STATUTE OF LIMITATIONS FOR WAGE AND HOUR CLAIMS IN CALIFORNIA
- Waiting time penalties: 3 years
- Wage statement penalties: 1 year
- Meal and rest premium pay: 3 years
- Penalties for Violation of Wage Order and Certain Labor Code Sections: 1 year
- Penalty for Failure to Provide Timely Records and Inspection: 1 year
- PAGA penalties: 1 year
- Reimbursement of Employee Business Expenses: 3 years or 4 years under the Unfair Competition Law (UCL).
- Unpaid wages: 3 years or 4 years under the UCL
- Unpaid overtime: 3 years or 4 years under the UCL
- Unfair competition: 4 years
- In 2006, Dani Hoenemier, a technical writer for Sun Microsystem sued the company claiming that he was due overtime. In 2008, the case was certified as a class action, meaning that Hoenemier could now pursue the lawsuit on behalf of all salaried technical writers who worked for sun since 2002.
- Sun argued that it was typical to classify technical writers as exempt, saying that writers are well-paid, professional employees who are legally exempt from overtime rules because they are highly skilled, work independently and meet other criteria spelled out in the law.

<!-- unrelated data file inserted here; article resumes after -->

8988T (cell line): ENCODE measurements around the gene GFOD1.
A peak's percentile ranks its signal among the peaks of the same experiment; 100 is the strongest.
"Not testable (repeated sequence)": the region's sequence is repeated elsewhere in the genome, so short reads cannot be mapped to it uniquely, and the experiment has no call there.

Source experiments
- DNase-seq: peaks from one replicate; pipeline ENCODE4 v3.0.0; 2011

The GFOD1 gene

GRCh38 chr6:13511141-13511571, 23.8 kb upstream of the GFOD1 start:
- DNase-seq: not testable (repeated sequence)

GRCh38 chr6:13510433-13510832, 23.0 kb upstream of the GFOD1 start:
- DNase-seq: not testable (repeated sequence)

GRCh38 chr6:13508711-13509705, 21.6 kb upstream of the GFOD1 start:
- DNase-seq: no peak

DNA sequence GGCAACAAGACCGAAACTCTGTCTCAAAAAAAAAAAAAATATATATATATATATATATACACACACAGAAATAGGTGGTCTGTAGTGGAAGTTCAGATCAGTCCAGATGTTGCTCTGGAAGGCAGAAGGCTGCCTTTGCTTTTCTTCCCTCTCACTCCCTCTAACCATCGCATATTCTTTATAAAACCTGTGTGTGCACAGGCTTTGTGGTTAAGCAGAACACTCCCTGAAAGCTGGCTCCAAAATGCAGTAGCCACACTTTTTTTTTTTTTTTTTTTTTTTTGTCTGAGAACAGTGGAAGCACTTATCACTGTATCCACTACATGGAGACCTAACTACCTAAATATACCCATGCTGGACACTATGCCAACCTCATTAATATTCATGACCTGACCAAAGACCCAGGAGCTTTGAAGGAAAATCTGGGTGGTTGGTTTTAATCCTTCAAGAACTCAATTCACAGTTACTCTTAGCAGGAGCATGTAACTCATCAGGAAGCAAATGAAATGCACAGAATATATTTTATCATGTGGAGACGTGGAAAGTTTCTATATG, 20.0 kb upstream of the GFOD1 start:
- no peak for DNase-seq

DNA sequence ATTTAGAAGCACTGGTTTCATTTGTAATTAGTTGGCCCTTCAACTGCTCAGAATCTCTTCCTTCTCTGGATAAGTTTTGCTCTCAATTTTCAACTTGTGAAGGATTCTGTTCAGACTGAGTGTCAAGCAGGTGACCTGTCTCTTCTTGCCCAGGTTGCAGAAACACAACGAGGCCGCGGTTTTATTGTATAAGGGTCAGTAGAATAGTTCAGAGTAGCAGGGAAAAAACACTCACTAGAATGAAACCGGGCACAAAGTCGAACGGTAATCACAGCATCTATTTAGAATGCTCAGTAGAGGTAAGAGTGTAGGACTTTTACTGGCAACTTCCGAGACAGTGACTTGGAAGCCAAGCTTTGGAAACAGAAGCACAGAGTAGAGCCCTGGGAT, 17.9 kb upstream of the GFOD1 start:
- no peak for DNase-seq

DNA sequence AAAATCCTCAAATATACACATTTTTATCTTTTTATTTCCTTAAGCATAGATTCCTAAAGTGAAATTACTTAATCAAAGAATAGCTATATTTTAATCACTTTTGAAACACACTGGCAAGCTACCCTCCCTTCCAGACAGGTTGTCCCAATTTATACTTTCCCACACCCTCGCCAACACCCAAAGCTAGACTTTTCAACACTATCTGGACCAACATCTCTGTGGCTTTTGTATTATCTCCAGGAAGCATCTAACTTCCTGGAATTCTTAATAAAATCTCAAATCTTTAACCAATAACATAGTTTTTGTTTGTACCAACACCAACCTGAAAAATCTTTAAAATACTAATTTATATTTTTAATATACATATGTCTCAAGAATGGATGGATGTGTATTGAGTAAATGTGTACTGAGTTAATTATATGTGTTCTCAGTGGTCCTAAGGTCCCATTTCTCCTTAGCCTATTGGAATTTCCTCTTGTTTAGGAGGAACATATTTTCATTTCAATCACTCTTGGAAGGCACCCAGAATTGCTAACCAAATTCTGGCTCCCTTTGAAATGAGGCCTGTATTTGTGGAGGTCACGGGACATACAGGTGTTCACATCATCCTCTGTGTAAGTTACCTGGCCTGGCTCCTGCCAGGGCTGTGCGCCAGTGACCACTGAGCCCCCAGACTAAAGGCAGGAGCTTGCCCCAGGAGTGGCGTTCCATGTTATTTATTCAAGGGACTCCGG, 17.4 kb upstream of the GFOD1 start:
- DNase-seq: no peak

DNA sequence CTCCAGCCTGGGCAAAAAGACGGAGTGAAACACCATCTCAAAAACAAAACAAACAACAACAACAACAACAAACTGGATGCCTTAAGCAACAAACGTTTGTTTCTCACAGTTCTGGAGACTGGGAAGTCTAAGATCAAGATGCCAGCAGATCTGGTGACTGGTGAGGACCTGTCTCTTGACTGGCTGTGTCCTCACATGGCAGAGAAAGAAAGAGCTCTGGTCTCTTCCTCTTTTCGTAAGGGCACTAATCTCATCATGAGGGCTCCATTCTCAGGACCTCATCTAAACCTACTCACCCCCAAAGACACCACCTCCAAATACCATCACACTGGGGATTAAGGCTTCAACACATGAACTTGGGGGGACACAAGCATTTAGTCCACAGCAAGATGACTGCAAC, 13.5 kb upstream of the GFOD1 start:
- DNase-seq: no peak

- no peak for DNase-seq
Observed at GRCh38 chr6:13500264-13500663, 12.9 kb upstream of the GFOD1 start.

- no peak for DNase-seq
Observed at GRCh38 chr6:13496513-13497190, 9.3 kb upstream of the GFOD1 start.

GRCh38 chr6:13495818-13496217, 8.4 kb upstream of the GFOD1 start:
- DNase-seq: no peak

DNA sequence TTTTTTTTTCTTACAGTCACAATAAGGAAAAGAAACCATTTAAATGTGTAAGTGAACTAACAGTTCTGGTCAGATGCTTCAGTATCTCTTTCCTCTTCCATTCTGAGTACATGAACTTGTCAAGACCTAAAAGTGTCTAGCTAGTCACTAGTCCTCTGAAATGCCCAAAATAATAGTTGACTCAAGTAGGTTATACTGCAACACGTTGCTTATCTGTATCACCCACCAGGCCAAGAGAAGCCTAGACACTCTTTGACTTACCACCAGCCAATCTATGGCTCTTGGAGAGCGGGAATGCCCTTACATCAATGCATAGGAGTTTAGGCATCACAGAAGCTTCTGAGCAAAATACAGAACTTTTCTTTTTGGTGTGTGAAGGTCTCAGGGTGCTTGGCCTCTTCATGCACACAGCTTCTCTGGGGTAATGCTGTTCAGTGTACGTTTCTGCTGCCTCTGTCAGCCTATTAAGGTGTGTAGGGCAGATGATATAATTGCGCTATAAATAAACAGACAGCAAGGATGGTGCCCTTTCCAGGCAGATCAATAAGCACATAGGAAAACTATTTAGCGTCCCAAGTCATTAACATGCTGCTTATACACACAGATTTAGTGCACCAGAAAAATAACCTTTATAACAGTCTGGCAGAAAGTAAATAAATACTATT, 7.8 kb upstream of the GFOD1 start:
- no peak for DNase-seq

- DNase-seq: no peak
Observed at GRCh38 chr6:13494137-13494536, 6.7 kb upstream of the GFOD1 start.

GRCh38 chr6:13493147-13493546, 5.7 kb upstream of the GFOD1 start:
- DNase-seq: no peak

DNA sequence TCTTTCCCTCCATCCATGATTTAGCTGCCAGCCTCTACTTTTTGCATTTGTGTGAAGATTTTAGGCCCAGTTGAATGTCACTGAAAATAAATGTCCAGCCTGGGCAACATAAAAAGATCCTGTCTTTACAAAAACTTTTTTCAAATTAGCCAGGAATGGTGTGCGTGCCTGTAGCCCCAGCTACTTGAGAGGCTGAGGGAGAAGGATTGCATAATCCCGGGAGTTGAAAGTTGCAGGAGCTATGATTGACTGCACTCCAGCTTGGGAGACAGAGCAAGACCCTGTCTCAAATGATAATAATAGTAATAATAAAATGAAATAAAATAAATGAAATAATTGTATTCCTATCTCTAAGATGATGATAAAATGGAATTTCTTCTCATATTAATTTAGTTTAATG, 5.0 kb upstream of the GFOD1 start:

- Part of the case rested on the argument that technical writers do not exercise discretion or independent judgment. In 2010, 157 writers had joined the lawsuit, which was finally settled for $5 million, approximately $21,000 from the settlement. The exact amount is determined by the number of hours worked and how long the worker had been with the company, according to lawyers for the writers.
- Since the lawsuit, companies such as Oracle, modified their policies to allow technical writers to receive overtime pay.
- In 2018, the California Supreme Court changed the rules for independent contractors, including freelance writers. The ruling determines that to classify someone as an independent contractor, businesses must show that the worker is free from the control and direction of the employer; performs work "that is outside the hirer’s core business"; and customarily engages in an independently established trade, occupation or business. This definition work could also affect other classes, such as minor league baseball players, as pointed out by the New York Times.
- In 2019, Target was hit with a lawsuit, where the plaintiff claims that, despite being employed as an “Executive Team Leader-Human Resources”, most of his duties were not in the administrative sphere, and therefore, could not classify him as exempt.
- Activision Blizzard was also sued by its artists for mis-classifying them as exempt under the “creative” title. The artists claimed that this classification was inappropriate, considering that the activities performed didn’t require creative input on their end. The case was settled for $1.5 million.